Abstract Detail


Vibrans, Heike [1], García-Hernández, Karina Yaredi [1], Pérez-Nicolás, Mónica [1], Saynes-Vásquez, Alfredo [1].

Ruderal vegetation as a source of medicinal plants in Mexico.

The source habitat type of wild medicinal plants in a landscape is important for evaluating the impact of medicinal plant gathering on conservation, for bioprospecting and ethnobotanical studies, and for understanding the evolution of vegetation influenced by humans. We reanalyzed three local studies that included habitat information, to evaluate the relevance of weeds in general, and of types of weeds (agrestals and ruderals), as sources of medicinal plants in Mexico. The studies were made in various climatic and cultural regions, the highland, humid and dry tropics. - In all of the examples, ruderal habitats (vegetation around settlements, field margins and roadsides) contributed the highest number of spontaneously growing medicinal plants. Cultivated fields (agrestals) only supplied species more or less at the same level as semi-natural habitats, such as grasslands. The results suggest that ruderal plants may be the most significant source of wild growing medicinal plants in Mexico. Cultivated fields (agrestal habitat) contribute much less both in absolute numbers and in relative proportion. Future studies should consider these differences. Ruderal sites and their plants are also an understudied component of the Mesoamerican agricultural system.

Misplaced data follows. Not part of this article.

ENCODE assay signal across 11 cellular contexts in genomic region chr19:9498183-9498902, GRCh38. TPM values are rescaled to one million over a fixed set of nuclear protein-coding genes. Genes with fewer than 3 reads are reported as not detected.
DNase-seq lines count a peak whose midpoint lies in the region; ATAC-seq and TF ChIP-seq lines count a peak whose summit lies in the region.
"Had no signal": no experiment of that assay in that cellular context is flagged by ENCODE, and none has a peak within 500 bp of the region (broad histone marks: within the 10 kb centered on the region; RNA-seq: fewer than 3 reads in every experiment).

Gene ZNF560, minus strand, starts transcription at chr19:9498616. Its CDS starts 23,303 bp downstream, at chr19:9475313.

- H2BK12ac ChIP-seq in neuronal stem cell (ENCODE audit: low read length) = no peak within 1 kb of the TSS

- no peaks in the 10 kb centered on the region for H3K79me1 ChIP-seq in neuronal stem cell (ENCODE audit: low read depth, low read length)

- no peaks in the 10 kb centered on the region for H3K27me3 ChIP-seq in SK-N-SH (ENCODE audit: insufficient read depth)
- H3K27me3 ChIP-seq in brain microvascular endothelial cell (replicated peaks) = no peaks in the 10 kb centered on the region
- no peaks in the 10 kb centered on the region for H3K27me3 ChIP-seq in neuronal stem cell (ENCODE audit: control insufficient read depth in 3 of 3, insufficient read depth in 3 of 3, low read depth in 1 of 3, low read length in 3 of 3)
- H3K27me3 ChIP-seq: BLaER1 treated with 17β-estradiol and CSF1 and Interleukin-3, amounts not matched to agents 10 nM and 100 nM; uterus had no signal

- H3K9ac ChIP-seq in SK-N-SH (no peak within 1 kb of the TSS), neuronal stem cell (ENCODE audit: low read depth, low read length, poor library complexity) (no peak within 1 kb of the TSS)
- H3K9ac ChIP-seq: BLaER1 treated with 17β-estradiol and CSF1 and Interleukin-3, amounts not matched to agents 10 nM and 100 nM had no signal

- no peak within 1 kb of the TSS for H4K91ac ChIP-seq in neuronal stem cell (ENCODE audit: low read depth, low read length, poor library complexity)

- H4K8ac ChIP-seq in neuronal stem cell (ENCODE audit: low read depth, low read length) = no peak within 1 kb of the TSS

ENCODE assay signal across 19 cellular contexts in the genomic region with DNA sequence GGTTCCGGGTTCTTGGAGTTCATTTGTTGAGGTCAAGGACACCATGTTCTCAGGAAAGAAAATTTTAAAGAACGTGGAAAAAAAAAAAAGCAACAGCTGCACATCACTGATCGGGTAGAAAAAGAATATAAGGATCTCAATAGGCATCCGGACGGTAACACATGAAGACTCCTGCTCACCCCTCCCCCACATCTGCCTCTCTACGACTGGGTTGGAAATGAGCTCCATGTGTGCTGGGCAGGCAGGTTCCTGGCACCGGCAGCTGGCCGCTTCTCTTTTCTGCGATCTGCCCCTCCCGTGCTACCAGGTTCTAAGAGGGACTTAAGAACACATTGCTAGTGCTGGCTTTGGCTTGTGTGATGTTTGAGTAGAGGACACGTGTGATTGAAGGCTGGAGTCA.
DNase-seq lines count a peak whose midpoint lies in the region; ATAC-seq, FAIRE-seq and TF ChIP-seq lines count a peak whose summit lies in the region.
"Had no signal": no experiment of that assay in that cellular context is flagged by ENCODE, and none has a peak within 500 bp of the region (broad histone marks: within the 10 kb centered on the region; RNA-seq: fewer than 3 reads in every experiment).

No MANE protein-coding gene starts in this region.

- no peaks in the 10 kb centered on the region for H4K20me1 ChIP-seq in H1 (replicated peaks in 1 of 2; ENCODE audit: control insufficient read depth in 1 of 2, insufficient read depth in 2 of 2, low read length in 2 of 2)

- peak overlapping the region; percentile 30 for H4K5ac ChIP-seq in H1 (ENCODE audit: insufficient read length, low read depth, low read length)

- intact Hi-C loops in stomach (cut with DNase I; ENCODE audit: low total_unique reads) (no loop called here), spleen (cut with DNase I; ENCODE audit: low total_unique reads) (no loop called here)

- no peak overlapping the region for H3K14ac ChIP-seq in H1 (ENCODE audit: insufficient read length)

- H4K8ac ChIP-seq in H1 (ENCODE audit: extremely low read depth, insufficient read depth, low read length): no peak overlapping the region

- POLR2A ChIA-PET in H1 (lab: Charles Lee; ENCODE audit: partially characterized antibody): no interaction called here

1 - Colegio de Postgraduados, Postgrado en Botánica, km 36.5 carretera México-Texcoco, Montecillo, Texcoco, Mexico State, 56230, Mexico

Secondary vegetation
Chemical Ecology.

Presentation Type: Oral Presentation
Abstract ID:38
Candidate for Awards:None